An executive report brings together the headline findings of two pieces of research. Read the executive report
The full research papers include
Review of SRA Regulatory Management: Survey findings report
This report examines the effect of our approach to supervising high-impact firms, otherwise referred to as Regulatory Management (RM). It aims to identify the impacts to date of RM on the regulated community and set a baseline from which future impacts can be measured.
Research on the role of in-house solicitors
The SRA commissioned Oxera to conduct economic research into the role of in-house solicitors. There are now 25,600 solicitors working in-house, twice the number in 2000 and representing 18 per cent of the solicitor population. The aim of the research was to provide a detailed map of the supply of, and demand for, legal services by in-house solicitors. This will help the SRA understand emerging regulatory risks and the challenges that in-house solicitors face.
Measuring the impact of outcomes-focused regulation (OFR) on firms
Based on a telephone survey of 1,000 solicitors, this report examines the impact of OFR on the firms we regulate.
Research on attitudes to regulation and compliance in legal services
The SRA is keen to build an understanding of changes in attitudes to compliance arising from the introduction of outcomes-focused regulation (OFR) in October 2011. For this purpose, we formed a 'baseline' of attitudes towards compliance against which to measure the impact of OFR over time.
The two documents below were published on 29 February 2012.
In 2012—2013 we have worked hard on communicating with, and improving our service for, consumers. This progress report looks at the highlights of the past eighteen months work and our plans for the future.
A better deal for consumers: The story of the SRA's consumer empowerment work 2012-13 and looking ahead to what's next.
Consumer research reports
Our consumer research studies are key to developing our engagement with our stakeholders.
Supervision: Thematic project reports
Conveyancing thematic study
In 2012, we undertook 100 visits with firms of solicitors that provide conveyancing services. The visits looked at the ways that these services are delivered, marketed and charged for.
This report, dated March 2013, summarises the findings from these visits and highlights implications for the SRA's strategy for regulating firms engaged in conveyancing.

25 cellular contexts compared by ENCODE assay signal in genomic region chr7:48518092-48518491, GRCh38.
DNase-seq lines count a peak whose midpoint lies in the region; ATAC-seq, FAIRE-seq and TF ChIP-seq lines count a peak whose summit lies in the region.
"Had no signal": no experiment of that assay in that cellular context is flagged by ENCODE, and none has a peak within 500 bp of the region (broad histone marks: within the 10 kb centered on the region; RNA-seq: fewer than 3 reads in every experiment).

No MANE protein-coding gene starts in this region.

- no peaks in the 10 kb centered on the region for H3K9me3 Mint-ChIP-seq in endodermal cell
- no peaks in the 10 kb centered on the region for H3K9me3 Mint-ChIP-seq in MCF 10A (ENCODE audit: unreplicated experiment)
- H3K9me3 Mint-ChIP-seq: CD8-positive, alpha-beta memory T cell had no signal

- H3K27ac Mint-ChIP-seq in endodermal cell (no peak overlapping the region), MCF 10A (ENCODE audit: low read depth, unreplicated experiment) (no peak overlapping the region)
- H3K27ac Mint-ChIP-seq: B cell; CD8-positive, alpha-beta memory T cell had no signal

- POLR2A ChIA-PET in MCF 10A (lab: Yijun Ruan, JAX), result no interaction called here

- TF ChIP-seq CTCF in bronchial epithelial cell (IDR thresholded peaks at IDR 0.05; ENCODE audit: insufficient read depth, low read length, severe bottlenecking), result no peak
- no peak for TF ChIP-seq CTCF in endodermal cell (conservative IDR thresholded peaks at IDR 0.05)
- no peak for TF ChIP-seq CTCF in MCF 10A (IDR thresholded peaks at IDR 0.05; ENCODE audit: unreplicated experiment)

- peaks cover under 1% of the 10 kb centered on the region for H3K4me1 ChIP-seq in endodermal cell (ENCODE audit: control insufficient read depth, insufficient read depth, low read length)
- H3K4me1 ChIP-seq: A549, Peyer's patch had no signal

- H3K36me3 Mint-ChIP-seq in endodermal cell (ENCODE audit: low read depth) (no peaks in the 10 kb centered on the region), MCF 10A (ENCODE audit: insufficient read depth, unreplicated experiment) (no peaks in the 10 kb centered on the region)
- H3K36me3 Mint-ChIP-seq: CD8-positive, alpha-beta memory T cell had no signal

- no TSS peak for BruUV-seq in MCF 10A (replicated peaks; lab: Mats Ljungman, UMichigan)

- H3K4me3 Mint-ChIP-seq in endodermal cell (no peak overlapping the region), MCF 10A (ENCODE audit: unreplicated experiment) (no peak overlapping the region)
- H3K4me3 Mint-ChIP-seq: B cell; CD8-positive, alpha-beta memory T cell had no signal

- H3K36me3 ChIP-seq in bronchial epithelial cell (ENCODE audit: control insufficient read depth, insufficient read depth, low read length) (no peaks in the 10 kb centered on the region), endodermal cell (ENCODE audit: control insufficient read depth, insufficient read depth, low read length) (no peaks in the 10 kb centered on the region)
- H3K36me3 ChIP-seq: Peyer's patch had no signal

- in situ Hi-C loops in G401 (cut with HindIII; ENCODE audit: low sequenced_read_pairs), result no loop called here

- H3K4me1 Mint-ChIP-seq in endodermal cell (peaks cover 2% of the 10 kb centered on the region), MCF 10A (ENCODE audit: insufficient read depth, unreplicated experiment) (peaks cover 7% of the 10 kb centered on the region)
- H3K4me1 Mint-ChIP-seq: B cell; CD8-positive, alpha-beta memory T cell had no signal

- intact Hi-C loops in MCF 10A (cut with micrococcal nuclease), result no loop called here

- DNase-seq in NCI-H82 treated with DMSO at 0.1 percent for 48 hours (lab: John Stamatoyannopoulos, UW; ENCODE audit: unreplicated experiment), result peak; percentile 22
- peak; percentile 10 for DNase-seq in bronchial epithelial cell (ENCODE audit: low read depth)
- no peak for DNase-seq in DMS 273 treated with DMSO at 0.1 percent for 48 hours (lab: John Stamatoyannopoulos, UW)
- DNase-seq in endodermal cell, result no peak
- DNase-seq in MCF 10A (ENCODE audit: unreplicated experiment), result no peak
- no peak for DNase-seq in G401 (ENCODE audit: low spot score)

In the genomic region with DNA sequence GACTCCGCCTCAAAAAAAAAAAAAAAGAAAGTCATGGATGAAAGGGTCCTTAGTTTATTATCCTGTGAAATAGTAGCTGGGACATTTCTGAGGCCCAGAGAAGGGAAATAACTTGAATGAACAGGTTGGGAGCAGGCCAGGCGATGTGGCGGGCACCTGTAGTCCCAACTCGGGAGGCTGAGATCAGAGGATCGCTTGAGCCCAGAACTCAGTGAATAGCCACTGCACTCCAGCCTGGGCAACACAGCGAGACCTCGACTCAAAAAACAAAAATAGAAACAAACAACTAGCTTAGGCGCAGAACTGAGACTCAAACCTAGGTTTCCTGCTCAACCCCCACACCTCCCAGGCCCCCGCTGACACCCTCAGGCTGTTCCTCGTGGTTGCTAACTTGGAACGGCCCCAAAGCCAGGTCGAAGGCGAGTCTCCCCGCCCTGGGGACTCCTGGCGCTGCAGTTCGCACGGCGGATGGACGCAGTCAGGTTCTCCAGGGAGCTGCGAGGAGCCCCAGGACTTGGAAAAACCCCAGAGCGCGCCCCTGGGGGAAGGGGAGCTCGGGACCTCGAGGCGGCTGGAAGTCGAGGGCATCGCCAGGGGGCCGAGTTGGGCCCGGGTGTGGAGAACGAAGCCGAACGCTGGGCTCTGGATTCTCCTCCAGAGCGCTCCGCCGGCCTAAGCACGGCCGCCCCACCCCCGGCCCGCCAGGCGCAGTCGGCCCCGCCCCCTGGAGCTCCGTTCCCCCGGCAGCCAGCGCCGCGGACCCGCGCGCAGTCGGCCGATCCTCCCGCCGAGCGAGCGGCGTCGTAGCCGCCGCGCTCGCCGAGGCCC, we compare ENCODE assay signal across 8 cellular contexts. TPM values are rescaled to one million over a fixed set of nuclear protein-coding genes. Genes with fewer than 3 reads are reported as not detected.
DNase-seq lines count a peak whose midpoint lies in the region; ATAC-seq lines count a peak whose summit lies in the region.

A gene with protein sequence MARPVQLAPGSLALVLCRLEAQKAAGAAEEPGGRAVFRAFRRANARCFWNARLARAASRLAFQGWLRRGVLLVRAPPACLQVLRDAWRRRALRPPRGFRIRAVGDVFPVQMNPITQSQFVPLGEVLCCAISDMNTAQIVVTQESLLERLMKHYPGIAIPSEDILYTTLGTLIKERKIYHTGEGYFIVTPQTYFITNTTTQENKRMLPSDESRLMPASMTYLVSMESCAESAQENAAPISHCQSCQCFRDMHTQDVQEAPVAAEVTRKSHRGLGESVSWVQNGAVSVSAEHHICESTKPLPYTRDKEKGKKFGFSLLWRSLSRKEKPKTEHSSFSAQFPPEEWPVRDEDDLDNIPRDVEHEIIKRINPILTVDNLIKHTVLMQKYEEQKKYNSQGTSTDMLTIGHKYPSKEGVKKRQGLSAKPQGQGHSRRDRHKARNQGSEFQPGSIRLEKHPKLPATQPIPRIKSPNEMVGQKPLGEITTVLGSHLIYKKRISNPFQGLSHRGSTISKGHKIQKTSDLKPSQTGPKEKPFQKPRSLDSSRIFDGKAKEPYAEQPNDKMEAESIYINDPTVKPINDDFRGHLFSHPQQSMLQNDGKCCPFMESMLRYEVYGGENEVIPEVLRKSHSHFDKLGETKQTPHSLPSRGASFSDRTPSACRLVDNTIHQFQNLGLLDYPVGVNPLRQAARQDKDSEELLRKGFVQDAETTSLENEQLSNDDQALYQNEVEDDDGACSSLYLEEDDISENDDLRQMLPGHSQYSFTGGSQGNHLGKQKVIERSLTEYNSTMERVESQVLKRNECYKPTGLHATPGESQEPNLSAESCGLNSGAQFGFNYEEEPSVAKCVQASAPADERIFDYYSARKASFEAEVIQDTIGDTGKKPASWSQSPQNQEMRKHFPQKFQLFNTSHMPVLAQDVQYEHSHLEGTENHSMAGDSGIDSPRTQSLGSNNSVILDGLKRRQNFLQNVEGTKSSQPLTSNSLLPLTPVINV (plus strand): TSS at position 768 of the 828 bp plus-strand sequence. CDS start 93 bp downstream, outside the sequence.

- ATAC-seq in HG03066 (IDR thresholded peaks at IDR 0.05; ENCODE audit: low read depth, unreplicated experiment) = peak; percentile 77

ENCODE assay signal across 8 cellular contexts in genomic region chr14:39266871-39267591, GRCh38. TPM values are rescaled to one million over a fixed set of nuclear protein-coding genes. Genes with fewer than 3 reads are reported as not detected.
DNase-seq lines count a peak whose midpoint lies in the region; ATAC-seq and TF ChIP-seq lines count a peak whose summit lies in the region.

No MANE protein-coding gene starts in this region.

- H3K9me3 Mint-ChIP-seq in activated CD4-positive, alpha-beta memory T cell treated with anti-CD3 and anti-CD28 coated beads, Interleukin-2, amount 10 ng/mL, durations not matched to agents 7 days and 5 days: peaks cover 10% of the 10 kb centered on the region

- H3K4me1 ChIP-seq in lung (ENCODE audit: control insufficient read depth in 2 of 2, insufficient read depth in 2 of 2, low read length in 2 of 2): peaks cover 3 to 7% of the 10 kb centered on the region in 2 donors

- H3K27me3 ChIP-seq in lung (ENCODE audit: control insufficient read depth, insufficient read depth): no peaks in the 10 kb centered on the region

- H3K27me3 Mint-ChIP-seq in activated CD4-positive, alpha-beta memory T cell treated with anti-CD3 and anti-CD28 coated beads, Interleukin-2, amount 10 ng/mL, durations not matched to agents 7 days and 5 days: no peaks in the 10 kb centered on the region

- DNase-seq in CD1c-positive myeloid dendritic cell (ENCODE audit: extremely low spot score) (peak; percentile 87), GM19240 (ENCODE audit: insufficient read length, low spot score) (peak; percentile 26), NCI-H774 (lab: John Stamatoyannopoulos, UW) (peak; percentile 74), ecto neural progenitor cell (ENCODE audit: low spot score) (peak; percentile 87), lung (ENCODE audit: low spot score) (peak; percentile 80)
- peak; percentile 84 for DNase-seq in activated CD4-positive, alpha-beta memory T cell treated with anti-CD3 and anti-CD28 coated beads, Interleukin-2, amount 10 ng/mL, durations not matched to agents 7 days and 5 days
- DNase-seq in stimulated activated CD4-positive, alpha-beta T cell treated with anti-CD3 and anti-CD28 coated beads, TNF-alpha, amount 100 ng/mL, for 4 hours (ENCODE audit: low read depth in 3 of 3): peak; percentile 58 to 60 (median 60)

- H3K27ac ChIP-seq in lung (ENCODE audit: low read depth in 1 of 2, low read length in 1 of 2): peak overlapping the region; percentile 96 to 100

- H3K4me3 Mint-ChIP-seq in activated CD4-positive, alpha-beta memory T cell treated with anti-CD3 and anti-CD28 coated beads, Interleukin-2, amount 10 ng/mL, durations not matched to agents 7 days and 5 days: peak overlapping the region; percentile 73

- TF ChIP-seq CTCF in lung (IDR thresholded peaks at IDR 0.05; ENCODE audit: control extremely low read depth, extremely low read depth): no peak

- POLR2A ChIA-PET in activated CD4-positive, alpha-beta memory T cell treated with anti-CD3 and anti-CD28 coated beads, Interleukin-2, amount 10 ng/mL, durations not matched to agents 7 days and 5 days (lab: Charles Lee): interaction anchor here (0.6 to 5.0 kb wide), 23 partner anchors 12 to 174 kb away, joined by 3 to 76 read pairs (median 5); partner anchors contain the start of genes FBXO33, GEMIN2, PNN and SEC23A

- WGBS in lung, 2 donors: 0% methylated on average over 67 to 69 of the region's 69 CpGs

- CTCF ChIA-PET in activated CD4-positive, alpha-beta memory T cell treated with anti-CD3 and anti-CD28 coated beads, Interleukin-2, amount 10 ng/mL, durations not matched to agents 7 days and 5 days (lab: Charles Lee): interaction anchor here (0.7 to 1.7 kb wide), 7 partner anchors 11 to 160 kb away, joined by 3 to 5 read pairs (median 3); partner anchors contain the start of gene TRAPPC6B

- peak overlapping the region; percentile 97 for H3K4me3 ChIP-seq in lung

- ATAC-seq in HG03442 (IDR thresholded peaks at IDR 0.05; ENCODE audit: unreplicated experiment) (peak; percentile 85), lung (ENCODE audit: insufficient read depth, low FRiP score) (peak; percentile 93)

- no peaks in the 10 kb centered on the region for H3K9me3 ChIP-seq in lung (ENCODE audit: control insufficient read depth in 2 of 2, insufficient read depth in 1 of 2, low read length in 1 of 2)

Thematic study of compliance with Principle 9
In the latter part of 2012, we carried out thematic supervision visits with firms to find out what arrangements they had in place to meet Principle 9
This report, dated April 2013, summarises the findings from these visits and indicates some of the broad trends.
In July 2012 the SRA commissioned a review of the current QLTS single assessment body model. ICF GHK conducted an independent evidence based review of QLTS through a desk-based review of high stakes assessment approaches in addition to a series of consultations with providers and regulators. Read the report (PDF 49 pages, 616K)
Review of the Compensation Fund
The Financial Protection Committee has completed its 18-month review of the Compensation Fund. Their report is now available to download.
View executive summary
Review of SRA client financial protection arrangements
In July 2010, the SRA commissioned Charles River Associates (CRA) to undertake a "roots and branch" review of the current financial protection arrangements. The review considers the scope of protection offered to the consumers (including "sophisticated" consumers such as financial institutions) of legal services, the means by which that protection is delivered, and the impact of those arrangements on consumers, individual firms, the legal services sector as a whole, and the SRA itself. Given the impending changes to the legal services sector, the review also considers alternative business structures (ABS) as part of the population of firms for any proposed financial protection arrangements.
This report is not SRA policy, and is currently under consideration by the SRA with a view to entering wider consultation in December 2010 on any proposed changes to financial protection arrangements for 2011 and beyond.
View executive summary
Download full report (PDF 189 pages, 1.2M)
The SRA's response to the Independent Complaints Resolution Service's annual report
In October 2010, following a tender process, the SRA appointed the Independent Complaints Resolution Service (ICRS) to provide a final independent response to individual complaints and to oversee the way we carry out our complaints handling function.
This document sets out the SRA's response to the findings and recommendations made by the ICRS in their 2010/2011 annual report.
View SRA's response to the ICRS's annual report.